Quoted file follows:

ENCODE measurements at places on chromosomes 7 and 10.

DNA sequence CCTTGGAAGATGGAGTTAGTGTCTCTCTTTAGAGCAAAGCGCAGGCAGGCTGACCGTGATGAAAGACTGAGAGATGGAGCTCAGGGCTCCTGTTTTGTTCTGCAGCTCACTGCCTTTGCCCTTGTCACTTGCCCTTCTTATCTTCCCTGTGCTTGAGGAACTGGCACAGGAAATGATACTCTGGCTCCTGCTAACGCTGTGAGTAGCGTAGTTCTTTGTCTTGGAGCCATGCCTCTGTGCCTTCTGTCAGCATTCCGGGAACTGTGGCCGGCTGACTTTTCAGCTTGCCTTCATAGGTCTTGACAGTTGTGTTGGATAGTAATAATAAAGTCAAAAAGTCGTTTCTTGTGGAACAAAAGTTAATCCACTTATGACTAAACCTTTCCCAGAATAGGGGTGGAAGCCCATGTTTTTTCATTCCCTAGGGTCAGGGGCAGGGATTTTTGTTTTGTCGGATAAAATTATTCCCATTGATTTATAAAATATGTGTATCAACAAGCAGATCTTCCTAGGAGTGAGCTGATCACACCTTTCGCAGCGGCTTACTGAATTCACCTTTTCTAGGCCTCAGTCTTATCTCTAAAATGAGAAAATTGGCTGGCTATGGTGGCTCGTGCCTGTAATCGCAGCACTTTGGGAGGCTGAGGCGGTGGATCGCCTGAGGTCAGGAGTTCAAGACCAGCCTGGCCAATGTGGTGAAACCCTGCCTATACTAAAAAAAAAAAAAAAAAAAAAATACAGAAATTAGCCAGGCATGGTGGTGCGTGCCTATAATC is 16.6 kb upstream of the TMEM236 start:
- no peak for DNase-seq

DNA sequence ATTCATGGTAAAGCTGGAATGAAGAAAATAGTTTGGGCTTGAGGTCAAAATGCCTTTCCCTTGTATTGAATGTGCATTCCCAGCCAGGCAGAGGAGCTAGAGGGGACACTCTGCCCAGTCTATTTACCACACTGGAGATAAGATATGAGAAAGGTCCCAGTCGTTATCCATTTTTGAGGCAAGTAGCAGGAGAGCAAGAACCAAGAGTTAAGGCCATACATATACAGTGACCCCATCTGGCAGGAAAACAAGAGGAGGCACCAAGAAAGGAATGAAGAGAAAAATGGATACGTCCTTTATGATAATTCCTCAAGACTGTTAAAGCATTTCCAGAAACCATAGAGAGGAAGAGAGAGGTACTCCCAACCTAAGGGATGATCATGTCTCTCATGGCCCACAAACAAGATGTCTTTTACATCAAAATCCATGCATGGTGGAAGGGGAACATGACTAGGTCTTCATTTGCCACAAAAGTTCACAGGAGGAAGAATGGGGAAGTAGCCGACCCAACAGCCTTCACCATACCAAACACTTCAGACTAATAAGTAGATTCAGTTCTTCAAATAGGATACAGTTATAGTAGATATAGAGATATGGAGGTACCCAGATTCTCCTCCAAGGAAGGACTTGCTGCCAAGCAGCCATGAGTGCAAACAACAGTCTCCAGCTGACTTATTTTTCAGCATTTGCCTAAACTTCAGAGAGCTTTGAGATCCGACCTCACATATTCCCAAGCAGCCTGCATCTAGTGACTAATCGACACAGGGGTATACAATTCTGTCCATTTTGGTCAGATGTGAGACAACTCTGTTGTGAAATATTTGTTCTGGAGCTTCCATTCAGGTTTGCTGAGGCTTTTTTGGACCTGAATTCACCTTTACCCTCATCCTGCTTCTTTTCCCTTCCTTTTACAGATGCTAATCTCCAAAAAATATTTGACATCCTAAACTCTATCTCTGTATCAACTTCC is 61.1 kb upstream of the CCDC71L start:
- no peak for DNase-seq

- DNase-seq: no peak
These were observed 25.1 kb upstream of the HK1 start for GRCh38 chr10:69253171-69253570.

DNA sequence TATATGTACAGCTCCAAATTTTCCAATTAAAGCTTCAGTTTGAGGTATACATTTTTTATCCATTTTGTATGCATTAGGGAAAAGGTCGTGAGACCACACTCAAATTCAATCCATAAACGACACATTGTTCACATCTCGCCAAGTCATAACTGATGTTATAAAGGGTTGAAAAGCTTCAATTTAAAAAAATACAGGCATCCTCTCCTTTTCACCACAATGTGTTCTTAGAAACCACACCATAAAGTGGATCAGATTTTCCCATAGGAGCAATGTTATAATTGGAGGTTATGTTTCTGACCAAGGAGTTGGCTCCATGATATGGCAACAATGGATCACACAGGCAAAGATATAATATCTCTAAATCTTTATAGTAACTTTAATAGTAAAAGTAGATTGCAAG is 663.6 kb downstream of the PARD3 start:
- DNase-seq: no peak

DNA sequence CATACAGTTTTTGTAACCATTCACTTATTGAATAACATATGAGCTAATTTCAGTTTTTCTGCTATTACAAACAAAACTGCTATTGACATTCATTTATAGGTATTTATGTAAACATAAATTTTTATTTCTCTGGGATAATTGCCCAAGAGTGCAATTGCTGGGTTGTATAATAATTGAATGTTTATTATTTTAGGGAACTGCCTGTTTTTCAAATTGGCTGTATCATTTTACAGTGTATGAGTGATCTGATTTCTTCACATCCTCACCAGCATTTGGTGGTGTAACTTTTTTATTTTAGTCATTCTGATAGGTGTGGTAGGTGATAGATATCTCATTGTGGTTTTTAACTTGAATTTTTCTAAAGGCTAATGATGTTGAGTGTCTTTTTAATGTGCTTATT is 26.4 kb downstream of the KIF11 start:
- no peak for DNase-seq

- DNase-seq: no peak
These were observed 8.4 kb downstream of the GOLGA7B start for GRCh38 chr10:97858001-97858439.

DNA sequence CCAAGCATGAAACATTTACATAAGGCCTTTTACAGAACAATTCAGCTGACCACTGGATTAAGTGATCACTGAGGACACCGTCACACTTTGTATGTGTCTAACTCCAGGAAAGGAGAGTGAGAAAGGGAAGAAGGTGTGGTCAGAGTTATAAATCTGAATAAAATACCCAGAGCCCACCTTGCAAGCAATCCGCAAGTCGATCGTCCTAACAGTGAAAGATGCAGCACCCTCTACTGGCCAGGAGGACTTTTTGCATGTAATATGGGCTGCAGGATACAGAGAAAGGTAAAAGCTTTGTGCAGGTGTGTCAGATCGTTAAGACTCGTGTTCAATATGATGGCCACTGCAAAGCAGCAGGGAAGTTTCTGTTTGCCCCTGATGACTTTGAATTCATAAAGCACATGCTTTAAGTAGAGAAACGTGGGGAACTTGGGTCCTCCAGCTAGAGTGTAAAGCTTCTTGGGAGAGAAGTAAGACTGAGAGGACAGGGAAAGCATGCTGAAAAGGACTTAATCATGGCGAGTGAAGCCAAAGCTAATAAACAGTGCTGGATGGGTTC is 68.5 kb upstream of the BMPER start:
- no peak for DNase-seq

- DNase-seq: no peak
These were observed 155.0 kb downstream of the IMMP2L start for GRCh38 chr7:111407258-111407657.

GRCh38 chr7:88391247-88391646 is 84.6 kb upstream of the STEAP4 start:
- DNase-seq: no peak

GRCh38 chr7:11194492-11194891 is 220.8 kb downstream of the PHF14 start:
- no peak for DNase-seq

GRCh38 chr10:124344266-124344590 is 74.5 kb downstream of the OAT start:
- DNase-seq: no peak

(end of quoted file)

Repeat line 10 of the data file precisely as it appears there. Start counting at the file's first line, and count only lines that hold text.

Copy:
DNA sequence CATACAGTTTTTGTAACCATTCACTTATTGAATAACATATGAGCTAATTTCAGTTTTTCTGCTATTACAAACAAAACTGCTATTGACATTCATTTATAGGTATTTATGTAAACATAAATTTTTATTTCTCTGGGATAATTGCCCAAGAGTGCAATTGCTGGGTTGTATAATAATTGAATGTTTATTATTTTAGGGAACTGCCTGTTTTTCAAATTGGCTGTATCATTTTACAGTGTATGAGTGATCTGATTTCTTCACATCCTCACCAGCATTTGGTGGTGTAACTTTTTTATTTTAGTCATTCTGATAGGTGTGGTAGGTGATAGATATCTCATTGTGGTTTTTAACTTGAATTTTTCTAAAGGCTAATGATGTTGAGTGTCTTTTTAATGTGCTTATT is 26.4 kb downstream of the KIF11 start: